A ureteral stent made from a stiff material has open 55 distal and proximal ends. The stent is inserted by first inserting the guide wire through the ureter into the kidney and the stent is fed over the guide wire which straightens its curls as it travels thereover. A push rod is slid over the guide wire until it abuts the distal end of 60 the stent. Because the material is stiff, this stent may be advanced along the guide wire with the push rod without collapsing the stent and with less chance of perforating the ureteral wall. Once the stent is in place, both the push rod and guide wire are removed and the distal 65 and proximal ends curl to prevent the stent from migrating or being expelled. The major disadvantage of using the stiff material stent is patient discomfort, because the
distal curl tends to irritate the bladder wall when the bladder is empty.
With the development of the extracorporeal shockwave lithotriptor (ESWL) which provides a non-invasive method of breaking kidney stones using shock waves, the use of stents has greatly increased, and most patients with large kidney stones are stented prior to ESWL procedures. This is to aid in the migration of sediment from the kidney to the bladder as well as to prevent the possible formation of steinstrasse (stone street) which occur when a large fragment of the disintegrated stone blocks the ureter. By stenting a patient prior to ESWL, large fragments cannot enter the ureter and cause urinary blockage.
It is an object of the present invention to provide a new and improved in-dwelling ureteral stent with curled end portions for anchoring the stent in the kidney and bladder.
It is also an object to provide such a stent which affords greater comfort to the patient.
Another object is to provide a catheter assembly permitting facile and accurate placement of the stent and facilitating irrigation of the kidney.
A further objection is to provide an improved method for placement of a ureteral stent and irrigating the kidney.
SUMMARY OF THE INVENTION
It has now been found that the foregoing and related objects may be readily attained in an in-dwelling ureteral stent comprising a first flexible tubular portion with a straight section and a curled section at the proximal end, and a second flexible portion providing a tubular curled section at the distal end. The second portion has a larger diameter than the outer diameter of the first portion and seats therein the end of the straight section of the first portion which is bonded thereto. The end of the straight section within the second portion forms a shoulder against which an injection push catheter may abut. Both portions of the stent are fabricated from synthetic resin, and the second portion has a surface which is softer than that of the first portion.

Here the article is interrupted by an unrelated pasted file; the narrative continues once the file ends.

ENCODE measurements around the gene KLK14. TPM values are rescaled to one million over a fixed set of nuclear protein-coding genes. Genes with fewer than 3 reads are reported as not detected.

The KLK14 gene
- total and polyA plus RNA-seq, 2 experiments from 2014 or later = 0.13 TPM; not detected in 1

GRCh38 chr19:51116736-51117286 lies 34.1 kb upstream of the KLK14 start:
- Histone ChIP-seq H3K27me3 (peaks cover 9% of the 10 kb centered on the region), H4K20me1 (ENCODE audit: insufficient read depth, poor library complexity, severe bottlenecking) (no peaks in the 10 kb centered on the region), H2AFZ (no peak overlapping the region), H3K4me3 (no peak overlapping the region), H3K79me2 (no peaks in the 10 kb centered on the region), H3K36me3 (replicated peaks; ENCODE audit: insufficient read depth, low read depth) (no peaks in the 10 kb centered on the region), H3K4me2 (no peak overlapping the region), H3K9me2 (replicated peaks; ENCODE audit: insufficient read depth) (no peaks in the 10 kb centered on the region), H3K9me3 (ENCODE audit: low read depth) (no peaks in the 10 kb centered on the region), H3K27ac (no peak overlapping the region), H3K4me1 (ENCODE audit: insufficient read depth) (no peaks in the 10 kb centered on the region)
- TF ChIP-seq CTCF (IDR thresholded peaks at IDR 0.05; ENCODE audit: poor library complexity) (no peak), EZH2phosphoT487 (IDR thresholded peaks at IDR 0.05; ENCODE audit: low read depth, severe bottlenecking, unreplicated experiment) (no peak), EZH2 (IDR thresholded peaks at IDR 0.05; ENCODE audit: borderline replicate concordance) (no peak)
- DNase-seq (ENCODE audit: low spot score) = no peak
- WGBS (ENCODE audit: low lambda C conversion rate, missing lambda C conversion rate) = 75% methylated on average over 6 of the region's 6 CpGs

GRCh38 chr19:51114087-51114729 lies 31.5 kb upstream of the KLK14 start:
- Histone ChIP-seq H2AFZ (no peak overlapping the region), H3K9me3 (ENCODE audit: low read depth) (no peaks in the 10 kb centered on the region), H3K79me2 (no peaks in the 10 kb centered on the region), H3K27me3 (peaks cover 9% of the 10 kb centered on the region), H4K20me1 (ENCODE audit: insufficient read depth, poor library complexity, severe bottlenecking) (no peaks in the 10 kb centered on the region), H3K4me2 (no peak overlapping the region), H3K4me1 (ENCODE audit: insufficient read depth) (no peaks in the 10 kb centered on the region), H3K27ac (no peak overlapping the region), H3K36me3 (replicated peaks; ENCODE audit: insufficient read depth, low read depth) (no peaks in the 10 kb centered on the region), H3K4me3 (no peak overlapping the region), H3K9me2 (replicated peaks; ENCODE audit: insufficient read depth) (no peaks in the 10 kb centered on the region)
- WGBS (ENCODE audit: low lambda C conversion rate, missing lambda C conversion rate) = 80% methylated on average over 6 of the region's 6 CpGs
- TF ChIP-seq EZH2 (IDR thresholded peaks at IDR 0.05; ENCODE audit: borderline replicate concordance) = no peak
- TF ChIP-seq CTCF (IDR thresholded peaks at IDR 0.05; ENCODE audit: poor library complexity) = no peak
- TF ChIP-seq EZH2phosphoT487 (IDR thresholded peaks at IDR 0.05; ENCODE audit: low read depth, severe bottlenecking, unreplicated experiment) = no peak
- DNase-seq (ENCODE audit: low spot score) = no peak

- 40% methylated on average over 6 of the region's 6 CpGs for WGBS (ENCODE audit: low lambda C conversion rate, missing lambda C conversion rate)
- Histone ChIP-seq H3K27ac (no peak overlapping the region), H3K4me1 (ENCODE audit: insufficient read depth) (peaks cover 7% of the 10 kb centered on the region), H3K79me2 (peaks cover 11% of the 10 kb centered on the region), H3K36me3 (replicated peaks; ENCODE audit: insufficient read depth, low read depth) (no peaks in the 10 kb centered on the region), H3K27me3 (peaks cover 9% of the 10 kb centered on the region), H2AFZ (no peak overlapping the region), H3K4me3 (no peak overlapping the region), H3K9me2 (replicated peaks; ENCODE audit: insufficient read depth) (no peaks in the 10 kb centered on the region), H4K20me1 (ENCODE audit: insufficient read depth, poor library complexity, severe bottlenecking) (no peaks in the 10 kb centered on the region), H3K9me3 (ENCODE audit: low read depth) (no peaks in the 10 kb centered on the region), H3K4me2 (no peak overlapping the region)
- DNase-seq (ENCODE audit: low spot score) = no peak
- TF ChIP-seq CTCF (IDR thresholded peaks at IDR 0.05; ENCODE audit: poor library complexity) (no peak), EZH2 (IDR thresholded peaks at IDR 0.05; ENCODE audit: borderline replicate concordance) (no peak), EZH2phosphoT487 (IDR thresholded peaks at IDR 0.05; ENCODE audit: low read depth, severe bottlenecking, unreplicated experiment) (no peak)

In the preferred embodiments, the tubular portions are radio-opaque and the second portion is formed of two layers of differing durometer resin, the outer layer being softer than the inner. The curled sections of the first and second portions have drainage holes therein.
The stent is used in an injection push ureteral catheter assembly which additionally includes a guide wire of a lesser diameter extending in the passage through the stent and having a stiffness sufficient to straighten the curled portions thereof. Also included is a tubular push catheter having a passage therethrough in which is received the guide wire. The wall of the push catheter has a diameter so that it seats within the passage of the second portion of the stent and abuts the shoulder to permit the stent to be pushed along the guide wire as the push catheter is pushed therealong. Desirably, the push catheter has markings along its length adjacent the end external to the stent.
Preferably, the assembly also includes a tubular stent positioner with a passage slidably seating the push catheter therein and the end of the stent positioner abuts the distal end of the wall of the second portion of the stent. The push catheter and stent positioner are fabricated from synthetic resin.
In the method of inserting the ureteral stent into the ureter of a patient, the guide wire is inserted through